How to Incubate Chicken Eggs

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how to incubate a chicken egg

How to incubate chicken eggs is a fascinating process that requires attention to detail and proper care to ensure the healthy development of the embryos. So here is a step-by-step instructional guide to help you successfully incubate chicken eggs that we follow over here at Homeschooling Homestead:

How to Incubate Chicken Eggs
how to incubate a chicken egg
how to incubate a chicken egg

Pre-Incubation Preparation:

  1. Selecting Eggs:
    • Choose fresh, fertile eggs from healthy chickens for incubation
      • and
    • Avoid storing eggs for more than 7 days before incubating, as viability decreases over time.
  2. Egg Storage:
    • Store eggs at a temperature between 50-60°F (10-15°C) with the pointed end down
      • and
    • Keep the humidity around 75-80% to prevent the eggs from drying out.
  3. Incubator Setup:
    • Clean and disinfect the incubator thoroughly to prevent the growth of bacteria.
    • Ensure that the temperature and humidity controls are functioning properly by purchasing a secondary thermometer to compare
  4. Tracking Eggs
    • I had been using pencil and paper to write down the dates I put eggs into the incubator, but it was too much work! So I created a spreadsheet to track when eggs go into the incubator, and the spreadsheet does the rest of telling me when to candle to see if the egg is viable can find the spreadsheet if you click on 4. Tracking Eggs
How to incubate a chicken egg

How to Incubate Chicken Egg Process:

  1. Setting Up the Incubator: We use a Little Giant Incubator
    • Place the incubator in a draft-free area away from direct sunlight and extreme temperature fluctuations.
    • Fill the water reservoirs to maintain humidity levels. Refer to the manufacturer’s instructions for the recommended water levels.
  2. Temperature and Humidity Control:
    • Set the temperature according to the specific requirements of the chicken breed you are incubating (typically between 99-101°F or 37-38°C).
    • Monitor the temperature regularly with a calibrated thermometer and adjust as needed.
    • Maintain humidity levels between 45-55% during the first 18 days of incubation and increase to 65-75% during the last 3 days.
    • we had to set our little giant incubator at 103°F for the bottom of the incubator to be at 99°F
  3. Egg Placement:
    • Use an egg turner if available, or manually turn the eggs at least three times a day to prevent the embryos from sticking to the shell membrane.
    • Placing an X on the shell with pencil helps identify which way they need to be turned next
  4. Candling:
    • Candle the eggs after 7-10 days(use my tracker to make it easier) of incubation to check for signs of fertility and embryo development.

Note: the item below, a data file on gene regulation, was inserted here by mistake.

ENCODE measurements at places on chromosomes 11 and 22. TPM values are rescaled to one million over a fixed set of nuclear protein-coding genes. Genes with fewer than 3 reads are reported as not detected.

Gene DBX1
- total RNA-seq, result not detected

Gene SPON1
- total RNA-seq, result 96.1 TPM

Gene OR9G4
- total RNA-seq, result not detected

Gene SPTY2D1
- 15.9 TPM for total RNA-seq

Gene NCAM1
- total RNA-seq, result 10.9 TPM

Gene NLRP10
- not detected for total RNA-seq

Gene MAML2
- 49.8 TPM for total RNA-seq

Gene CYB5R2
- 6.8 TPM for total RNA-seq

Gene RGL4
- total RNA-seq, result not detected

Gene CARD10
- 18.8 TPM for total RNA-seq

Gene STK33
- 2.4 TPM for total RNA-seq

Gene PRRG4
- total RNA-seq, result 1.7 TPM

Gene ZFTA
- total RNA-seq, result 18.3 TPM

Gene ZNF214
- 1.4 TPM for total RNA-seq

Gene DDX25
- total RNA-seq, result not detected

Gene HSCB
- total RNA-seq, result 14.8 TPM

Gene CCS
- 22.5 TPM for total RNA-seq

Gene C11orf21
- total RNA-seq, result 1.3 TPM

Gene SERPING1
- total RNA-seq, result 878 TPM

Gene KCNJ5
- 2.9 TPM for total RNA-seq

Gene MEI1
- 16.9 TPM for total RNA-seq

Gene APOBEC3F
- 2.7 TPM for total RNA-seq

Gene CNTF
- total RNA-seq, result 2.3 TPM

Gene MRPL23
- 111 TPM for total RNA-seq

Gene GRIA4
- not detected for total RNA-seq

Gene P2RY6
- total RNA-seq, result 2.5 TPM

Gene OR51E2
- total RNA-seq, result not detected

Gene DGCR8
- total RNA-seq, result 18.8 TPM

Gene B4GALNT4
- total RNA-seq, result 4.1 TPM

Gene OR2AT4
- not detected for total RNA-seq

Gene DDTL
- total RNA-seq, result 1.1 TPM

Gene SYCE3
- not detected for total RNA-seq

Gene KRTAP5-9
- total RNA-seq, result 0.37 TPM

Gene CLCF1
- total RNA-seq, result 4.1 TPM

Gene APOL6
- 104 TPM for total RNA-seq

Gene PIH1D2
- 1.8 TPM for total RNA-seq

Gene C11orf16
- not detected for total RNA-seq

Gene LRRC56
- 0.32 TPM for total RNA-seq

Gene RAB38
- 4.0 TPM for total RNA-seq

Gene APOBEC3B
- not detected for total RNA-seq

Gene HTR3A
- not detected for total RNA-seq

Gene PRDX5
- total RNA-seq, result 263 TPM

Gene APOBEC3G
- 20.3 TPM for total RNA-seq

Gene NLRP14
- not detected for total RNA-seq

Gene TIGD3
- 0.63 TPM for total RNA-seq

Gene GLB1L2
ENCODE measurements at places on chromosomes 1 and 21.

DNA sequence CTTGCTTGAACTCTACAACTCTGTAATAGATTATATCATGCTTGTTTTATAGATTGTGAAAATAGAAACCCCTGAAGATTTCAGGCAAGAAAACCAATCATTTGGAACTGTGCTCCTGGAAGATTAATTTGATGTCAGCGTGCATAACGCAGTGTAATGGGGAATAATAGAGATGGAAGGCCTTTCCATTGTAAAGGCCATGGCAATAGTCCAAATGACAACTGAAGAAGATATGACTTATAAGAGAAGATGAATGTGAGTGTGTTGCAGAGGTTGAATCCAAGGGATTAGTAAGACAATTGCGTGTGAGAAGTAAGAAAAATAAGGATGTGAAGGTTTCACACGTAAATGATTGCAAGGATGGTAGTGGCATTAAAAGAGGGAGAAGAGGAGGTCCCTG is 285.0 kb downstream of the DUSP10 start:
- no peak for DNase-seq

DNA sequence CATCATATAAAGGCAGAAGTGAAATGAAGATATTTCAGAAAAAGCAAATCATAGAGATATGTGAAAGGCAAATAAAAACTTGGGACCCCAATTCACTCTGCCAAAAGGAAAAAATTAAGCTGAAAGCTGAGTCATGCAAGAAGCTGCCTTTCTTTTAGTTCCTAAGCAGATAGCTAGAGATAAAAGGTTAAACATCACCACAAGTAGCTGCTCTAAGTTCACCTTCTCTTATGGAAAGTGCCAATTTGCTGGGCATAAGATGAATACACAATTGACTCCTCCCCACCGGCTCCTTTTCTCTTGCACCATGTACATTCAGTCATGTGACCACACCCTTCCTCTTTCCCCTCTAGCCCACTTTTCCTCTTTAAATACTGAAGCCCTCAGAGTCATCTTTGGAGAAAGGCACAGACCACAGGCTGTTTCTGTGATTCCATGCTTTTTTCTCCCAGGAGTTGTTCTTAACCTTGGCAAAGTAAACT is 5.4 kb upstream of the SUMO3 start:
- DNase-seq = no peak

• Use a bright LED light or a specialized egg candler to illuminate the eggs in a darkened room. we started using our phones to candle the eggs, but the dark brown eggs were really hard to candle, so we bought a rechargable egg candler which has worked great for us
    • Discard any eggs that show signs of infertility or early embryo mortality.
  5. Final Days of Incubation:
    • Stop turning the eggs three days before the expected hatch date to allow the embryos to position themselves for hatching.
      • and
    • Increase humidity levels to facilitate the hatching process and prevent the eggshells from drying out.
      • and
    • During this period in our Little giant incubator, we separated the eggs that are at day 18.
      • and
    • We also place a tupperware lid underneath those at day 18
      • This helps keep the incubator cleaner


  1. Hatch Management:
    • Keep the incubator closed during the hatching process to maintain temperature and humidity levels.
      • and
    • Avoid opening the incubator frequently, as it can cause fluctuations in temperature and humidity, which may harm the hatching chicks.
  2. Assisting Hatching Chicks:
    • Only intervene if a chick has pipped (cracked the shell) but is struggling to hatch after 24 hours
      • So this part is really hard to not want to help them out of their shell, but if you do try and help them it increases their risk of bleeding because their veins are close the shell and can be ruptured if you crack the shell for them
      • Gently assist by carefully removing small pieces of the shell, being cautious not to disturb the membrane or the chick’s blood vessels.
  3. Post-Hatch Care:
    • Once the chicks have hatched, transfer them to a clean, warm brooder with a heat lamp.
      • and
    • Provide fresh water and chick starter feed to support their growth and development.
    • Monitor the chicks closely for any signs of illness or distress.
  4. Cleaning the Incubator:
    • After the hatch is complete and all chicks have been removed, clean the incubator thoroughly with a disinfectant to prevent the spread of bacteria and diseases.


So incubating chicken eggs is a rewarding experience that allows you to witness the miracle of life firsthand. By following these steps and maintaining optimal conditions throughout the incubation process, you can increase the chances of successful hatching and raise healthy chicks. Remember to always refer to the specific guidelines provided by the manufacturer of your incubator and feel free to reach out with questions! &

Below is an inspirational video that shows the process, you can do it!

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